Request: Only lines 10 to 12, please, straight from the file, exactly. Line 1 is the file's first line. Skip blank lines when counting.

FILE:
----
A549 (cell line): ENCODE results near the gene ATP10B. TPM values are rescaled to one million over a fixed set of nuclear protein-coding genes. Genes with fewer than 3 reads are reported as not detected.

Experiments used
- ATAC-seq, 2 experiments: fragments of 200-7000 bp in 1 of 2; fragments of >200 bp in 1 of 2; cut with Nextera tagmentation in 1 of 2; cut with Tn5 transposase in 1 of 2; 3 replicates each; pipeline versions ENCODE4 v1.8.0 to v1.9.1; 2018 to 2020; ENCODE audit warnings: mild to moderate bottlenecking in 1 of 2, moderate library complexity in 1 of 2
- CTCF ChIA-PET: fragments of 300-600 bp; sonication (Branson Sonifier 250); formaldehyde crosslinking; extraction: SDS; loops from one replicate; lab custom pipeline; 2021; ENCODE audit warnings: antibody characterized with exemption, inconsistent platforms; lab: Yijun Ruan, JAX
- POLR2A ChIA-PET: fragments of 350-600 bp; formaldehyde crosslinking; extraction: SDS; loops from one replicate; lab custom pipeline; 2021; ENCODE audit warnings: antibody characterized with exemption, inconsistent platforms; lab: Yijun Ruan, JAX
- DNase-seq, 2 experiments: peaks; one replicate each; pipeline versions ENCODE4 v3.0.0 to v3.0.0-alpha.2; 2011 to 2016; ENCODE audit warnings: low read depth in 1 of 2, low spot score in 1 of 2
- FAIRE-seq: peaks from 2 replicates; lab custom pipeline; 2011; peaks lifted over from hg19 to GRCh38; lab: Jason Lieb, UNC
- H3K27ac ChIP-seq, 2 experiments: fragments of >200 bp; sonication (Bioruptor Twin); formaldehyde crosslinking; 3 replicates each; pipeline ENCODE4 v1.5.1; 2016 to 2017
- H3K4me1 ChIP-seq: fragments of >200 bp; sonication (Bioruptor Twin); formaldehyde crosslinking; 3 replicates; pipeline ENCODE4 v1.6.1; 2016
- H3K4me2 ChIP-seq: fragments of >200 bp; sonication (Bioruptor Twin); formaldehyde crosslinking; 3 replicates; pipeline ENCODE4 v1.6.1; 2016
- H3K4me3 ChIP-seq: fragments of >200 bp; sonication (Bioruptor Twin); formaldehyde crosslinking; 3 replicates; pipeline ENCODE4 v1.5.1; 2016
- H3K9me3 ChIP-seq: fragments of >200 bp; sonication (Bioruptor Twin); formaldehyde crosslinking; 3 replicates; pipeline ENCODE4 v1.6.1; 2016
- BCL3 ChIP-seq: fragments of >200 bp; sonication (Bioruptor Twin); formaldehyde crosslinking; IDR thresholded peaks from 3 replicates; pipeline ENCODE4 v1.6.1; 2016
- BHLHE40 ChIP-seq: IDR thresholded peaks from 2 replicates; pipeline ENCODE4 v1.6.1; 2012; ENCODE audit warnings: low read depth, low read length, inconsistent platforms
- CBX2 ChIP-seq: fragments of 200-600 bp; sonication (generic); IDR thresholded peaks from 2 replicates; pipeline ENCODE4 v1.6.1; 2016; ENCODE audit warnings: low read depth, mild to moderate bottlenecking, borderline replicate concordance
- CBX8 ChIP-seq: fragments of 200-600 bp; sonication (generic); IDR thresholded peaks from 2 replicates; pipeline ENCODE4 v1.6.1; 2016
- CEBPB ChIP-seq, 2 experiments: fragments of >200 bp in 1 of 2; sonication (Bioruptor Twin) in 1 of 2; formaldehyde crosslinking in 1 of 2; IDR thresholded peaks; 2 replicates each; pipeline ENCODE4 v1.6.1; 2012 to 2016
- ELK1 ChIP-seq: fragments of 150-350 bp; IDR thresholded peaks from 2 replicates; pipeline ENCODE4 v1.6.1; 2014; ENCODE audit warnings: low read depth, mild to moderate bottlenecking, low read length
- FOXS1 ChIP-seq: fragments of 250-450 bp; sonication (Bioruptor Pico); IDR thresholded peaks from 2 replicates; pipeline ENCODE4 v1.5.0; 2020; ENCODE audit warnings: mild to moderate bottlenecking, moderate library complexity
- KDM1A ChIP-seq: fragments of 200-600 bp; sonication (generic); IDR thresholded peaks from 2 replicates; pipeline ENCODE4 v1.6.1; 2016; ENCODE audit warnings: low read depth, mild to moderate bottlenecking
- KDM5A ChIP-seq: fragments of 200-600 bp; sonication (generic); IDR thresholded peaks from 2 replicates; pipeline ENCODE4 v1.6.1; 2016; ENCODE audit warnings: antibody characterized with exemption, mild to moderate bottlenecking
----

- H3K4me2 ChIP-seq: fragments of >200 bp; sonication (Bioruptor Twin); formaldehyde crosslinking; 3 replicates; pipeline ENCODE4 v1.6.1; 2016
- H3K4me3 ChIP-seq: fragments of >200 bp; sonication (Bioruptor Twin); formaldehyde crosslinking; 3 replicates; pipeline ENCODE4 v1.5.1; 2016
- H3K9me3 ChIP-seq: fragments of >200 bp; sonication (Bioruptor Twin); formaldehyde crosslinking; 3 replicates; pipeline ENCODE4 v1.6.1; 2016